POPULARITY CONTEST ... Palo Alto's first City Council meeting of the year is typically a festive and ceremonial affair, a time for council members to choose their new mayor and vice mayor, thank the outgoing mayor and treat themselves to treats in the City Hall lobby. But for council member Alison Cormack, this year's gathering was a perennial disappointment. Despite garnering the most votes in the 2018 council race, Cormack has been passed over for the vice mayor and mayor positions since that election. At the start of 2020, when she and Tom DuBois each received three votes for vice mayor (Greg Tanaka voted for no one, creating the deadlock), she stepped aside to allow DuBois to take the position, which typically serves as a stepping stone to becoming mayor the following year. The 2020 election further cemented a majority for the council's slow-growth "residentialist" camp. Now in the political minority, Cormack watched the council choose Pat Burt over her to serve as vice mayor in 2021. And on Jan. 3, her colleagues voted to make Burt mayor despite Cormack's argument that the position should go to Lydia Kou, in recognition of both Kou's many years of community service and of the city's growing Asian American population. After the vote, Cormack suggested that the city follow the example of neighboring cities like Mountain View and Menlo Park, where mayor and vice mayor get selected based on seniority rather than politics. "Our neighbors seem to manage this with a lot less drama, and it's more straightforward," she said. Cormack said she hopes the council will reconsider its process for electing mayor and vice mayor during its annual retreat. Liz Kniss, a former three-time mayor, also said she supports selecting mayors and vice mayors on a rotating basis. "It's been mentioned many times in the past. Maybe it's the year it will actually happen."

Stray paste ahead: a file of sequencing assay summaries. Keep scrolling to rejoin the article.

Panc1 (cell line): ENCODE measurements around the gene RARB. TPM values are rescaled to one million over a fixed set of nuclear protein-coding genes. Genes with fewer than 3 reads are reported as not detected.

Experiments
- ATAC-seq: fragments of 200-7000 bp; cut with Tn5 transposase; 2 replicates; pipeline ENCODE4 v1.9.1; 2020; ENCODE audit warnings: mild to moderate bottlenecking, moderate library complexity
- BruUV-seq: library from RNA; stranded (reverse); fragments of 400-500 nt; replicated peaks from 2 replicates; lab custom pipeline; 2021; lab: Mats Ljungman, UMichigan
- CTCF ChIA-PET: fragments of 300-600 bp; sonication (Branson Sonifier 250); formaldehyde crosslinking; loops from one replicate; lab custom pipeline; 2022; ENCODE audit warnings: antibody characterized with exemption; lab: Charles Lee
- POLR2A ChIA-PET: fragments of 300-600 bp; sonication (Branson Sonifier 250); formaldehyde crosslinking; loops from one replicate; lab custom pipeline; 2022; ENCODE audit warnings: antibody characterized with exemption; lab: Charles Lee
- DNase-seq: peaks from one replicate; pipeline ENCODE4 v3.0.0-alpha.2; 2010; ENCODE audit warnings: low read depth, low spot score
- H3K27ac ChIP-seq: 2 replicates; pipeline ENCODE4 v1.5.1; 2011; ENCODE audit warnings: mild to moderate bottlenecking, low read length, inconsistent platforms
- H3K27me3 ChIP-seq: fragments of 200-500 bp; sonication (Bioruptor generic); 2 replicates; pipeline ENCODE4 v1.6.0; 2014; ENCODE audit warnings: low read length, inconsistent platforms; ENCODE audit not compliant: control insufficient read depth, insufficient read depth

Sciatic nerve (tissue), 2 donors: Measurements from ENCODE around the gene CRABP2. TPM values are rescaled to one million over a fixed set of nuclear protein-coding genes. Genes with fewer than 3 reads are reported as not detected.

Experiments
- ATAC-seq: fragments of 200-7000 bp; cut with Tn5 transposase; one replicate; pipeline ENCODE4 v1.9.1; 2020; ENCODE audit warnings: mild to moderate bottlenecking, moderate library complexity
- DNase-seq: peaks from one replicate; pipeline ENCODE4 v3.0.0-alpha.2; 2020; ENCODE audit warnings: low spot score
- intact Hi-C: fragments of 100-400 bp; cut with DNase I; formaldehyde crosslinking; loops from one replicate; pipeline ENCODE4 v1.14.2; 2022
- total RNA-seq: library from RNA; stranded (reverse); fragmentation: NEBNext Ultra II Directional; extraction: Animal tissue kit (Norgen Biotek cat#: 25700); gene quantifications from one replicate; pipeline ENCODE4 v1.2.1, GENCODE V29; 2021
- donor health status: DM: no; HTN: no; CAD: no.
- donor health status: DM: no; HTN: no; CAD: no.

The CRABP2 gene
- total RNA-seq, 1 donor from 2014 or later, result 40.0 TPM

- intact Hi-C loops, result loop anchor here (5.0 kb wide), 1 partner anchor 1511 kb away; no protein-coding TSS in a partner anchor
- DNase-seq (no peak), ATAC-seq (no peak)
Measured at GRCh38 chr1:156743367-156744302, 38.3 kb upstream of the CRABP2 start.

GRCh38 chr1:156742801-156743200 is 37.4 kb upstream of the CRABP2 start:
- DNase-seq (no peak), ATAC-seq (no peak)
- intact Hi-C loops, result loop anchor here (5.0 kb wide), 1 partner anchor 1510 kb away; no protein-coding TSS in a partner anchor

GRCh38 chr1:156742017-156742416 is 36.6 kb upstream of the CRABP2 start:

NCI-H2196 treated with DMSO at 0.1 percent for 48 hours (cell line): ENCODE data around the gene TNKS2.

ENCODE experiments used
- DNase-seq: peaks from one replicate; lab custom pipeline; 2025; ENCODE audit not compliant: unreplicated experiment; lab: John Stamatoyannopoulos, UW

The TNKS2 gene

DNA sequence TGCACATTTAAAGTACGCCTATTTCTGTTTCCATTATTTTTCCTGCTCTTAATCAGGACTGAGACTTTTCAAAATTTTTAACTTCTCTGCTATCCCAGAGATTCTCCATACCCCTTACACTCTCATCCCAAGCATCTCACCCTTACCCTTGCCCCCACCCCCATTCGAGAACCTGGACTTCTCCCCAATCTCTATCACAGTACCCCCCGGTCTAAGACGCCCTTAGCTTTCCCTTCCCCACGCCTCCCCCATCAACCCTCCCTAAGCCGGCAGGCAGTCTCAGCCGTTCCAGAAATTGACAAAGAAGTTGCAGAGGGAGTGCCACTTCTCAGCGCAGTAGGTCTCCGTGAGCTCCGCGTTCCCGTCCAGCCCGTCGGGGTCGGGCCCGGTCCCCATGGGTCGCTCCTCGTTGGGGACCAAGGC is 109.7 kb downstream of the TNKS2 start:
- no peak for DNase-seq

TIMELY TEST RESULT ... California Sen. Josh Becker, D-Menlo Park, has tested positive for COVID-19, he said Wednesday in a statement on Twitter. Becker, 52, received a positive test result prior to a speaking engagement. "Thankfully, I am feeling fine and am grateful to be vaccinated and to have received my booster shot. I will be quarantining at home and look forward to returning to work as soon as possible," he said. Becker also encouraged people to get vaccinated and boosted. "If you have not received your vaccine or booster, I strongly encourage you to do so. You can find information and schedule an appointment here: myturn.ca.gov," he said. He also directed people to covid19.ca.gov/get-tested, a state website with information about where to get tested for COVID-19. Becker didn't specify which variant he contracted, but federal health officials on Wednesday said that 95% of cases throughout the country are now caused by the highly transmissible omicron variant. Only about 5% of cases are now found to be the previously ubiquitous delta variant.
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